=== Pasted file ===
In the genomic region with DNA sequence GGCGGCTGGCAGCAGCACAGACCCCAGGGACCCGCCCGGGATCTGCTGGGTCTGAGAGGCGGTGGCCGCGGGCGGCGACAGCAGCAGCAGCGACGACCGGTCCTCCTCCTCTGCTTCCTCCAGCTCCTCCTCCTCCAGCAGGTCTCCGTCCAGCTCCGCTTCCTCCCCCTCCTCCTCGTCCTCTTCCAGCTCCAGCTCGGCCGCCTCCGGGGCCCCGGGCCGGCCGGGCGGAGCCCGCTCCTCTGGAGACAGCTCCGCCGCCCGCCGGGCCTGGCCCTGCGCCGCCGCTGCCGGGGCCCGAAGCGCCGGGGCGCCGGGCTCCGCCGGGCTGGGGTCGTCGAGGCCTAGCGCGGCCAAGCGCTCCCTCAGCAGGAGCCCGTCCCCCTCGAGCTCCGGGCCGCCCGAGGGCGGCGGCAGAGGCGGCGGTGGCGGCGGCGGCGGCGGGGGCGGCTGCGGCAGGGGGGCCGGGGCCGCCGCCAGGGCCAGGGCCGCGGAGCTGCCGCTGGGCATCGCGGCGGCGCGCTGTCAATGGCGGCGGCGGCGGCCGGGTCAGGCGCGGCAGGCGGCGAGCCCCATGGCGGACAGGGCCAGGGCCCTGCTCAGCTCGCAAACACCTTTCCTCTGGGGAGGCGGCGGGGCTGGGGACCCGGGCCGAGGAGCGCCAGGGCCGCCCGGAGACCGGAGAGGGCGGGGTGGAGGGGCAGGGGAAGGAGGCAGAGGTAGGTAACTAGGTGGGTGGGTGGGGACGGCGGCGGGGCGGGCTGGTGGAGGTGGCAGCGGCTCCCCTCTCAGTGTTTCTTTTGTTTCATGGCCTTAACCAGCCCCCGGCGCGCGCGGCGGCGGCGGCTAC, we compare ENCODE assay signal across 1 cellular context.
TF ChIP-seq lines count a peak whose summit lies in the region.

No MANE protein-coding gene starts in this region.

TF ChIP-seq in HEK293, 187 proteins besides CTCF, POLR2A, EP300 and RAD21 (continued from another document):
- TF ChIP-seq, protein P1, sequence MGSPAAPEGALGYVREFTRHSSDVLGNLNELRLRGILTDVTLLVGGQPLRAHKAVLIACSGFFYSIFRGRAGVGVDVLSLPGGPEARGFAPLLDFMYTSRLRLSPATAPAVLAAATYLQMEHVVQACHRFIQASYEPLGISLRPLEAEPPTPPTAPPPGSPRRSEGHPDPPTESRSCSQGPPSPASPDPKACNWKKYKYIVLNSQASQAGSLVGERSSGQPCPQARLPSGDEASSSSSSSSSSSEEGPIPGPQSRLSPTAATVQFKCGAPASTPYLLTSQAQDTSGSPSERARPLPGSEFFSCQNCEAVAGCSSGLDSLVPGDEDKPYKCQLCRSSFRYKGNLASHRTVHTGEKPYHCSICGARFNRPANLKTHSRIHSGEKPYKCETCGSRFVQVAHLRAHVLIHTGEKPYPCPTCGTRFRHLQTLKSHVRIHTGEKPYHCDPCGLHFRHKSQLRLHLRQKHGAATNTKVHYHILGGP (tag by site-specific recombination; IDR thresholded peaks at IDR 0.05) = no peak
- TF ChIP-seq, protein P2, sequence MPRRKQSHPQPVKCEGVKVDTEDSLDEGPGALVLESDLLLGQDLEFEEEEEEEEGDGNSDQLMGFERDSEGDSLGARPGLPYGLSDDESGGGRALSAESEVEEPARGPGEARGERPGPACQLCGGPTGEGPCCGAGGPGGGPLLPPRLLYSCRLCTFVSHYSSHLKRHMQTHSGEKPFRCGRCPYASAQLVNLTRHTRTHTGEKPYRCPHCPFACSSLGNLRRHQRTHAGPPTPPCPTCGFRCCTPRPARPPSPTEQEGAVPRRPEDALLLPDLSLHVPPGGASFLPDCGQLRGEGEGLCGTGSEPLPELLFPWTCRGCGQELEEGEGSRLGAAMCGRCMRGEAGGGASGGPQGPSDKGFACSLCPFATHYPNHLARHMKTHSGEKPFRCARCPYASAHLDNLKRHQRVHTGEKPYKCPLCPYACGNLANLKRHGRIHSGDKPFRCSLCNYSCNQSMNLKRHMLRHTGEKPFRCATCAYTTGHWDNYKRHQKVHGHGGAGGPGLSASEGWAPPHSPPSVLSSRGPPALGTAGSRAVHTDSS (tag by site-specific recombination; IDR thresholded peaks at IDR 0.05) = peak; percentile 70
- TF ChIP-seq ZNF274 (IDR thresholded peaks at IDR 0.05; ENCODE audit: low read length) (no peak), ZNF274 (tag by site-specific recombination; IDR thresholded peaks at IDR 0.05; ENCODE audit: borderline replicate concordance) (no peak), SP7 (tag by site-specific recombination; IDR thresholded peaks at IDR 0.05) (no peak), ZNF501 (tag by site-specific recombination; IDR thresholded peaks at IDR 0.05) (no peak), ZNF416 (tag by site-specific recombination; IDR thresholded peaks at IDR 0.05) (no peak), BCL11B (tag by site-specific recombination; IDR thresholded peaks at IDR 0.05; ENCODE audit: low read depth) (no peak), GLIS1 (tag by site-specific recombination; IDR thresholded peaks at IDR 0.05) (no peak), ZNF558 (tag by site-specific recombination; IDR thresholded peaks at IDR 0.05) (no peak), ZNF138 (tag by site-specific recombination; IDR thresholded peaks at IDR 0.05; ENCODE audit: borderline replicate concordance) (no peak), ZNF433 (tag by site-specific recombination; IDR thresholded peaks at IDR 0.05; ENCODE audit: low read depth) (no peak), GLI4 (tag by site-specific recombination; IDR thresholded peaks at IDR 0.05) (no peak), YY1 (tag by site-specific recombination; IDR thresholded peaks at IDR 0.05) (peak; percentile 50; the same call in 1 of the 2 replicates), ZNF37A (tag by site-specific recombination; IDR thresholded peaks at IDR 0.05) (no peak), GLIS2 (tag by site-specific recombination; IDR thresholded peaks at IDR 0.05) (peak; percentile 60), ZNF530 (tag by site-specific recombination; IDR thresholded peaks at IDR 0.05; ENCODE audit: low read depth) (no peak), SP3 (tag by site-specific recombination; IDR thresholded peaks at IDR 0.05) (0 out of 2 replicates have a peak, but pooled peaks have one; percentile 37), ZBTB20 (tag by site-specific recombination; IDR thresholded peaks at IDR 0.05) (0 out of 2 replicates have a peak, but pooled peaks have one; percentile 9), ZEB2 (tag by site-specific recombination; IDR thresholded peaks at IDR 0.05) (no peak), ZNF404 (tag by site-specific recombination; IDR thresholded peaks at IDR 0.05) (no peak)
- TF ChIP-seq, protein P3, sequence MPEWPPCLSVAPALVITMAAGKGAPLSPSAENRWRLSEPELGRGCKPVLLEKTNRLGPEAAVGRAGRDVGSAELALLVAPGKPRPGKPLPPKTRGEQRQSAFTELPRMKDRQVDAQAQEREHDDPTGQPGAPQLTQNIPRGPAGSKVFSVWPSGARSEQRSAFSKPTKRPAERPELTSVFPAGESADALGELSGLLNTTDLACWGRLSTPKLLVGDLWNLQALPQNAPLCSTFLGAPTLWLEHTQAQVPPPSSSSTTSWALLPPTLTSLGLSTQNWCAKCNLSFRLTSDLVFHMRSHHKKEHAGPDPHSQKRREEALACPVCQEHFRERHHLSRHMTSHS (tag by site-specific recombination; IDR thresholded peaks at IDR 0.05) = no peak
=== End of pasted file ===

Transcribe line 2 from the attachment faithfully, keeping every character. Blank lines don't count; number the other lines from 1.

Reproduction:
TF ChIP-seq lines count a peak whose summit lies in the region.